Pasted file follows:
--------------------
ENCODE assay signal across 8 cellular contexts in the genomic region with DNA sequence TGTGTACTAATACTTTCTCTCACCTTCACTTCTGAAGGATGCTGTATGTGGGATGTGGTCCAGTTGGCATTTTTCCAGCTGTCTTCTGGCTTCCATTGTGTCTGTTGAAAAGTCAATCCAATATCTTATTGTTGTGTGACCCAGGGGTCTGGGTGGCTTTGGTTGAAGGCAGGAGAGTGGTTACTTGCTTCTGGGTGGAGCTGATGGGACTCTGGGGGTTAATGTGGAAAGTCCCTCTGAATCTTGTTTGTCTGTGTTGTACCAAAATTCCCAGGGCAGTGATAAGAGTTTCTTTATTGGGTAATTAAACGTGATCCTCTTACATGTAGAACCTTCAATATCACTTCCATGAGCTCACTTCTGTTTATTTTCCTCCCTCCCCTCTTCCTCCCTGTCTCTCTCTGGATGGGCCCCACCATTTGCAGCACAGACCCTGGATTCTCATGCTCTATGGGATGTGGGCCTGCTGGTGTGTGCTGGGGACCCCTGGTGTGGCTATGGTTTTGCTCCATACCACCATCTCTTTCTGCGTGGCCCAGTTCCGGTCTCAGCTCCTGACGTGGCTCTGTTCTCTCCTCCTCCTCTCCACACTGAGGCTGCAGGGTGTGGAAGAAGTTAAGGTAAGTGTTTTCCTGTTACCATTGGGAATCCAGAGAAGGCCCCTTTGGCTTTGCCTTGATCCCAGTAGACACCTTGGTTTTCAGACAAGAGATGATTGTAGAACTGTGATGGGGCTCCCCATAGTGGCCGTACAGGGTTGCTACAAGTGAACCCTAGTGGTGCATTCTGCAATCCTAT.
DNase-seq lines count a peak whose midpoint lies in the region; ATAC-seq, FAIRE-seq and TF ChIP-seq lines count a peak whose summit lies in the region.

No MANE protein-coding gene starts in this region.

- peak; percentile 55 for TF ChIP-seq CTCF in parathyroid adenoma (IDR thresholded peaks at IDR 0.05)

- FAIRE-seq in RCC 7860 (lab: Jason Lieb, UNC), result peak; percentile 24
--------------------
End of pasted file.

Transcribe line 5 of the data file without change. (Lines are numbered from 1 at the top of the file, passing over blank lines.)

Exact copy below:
- FAIRE-seq in RCC 7860 (lab: Jason Lieb, UNC), result peak; percentile 24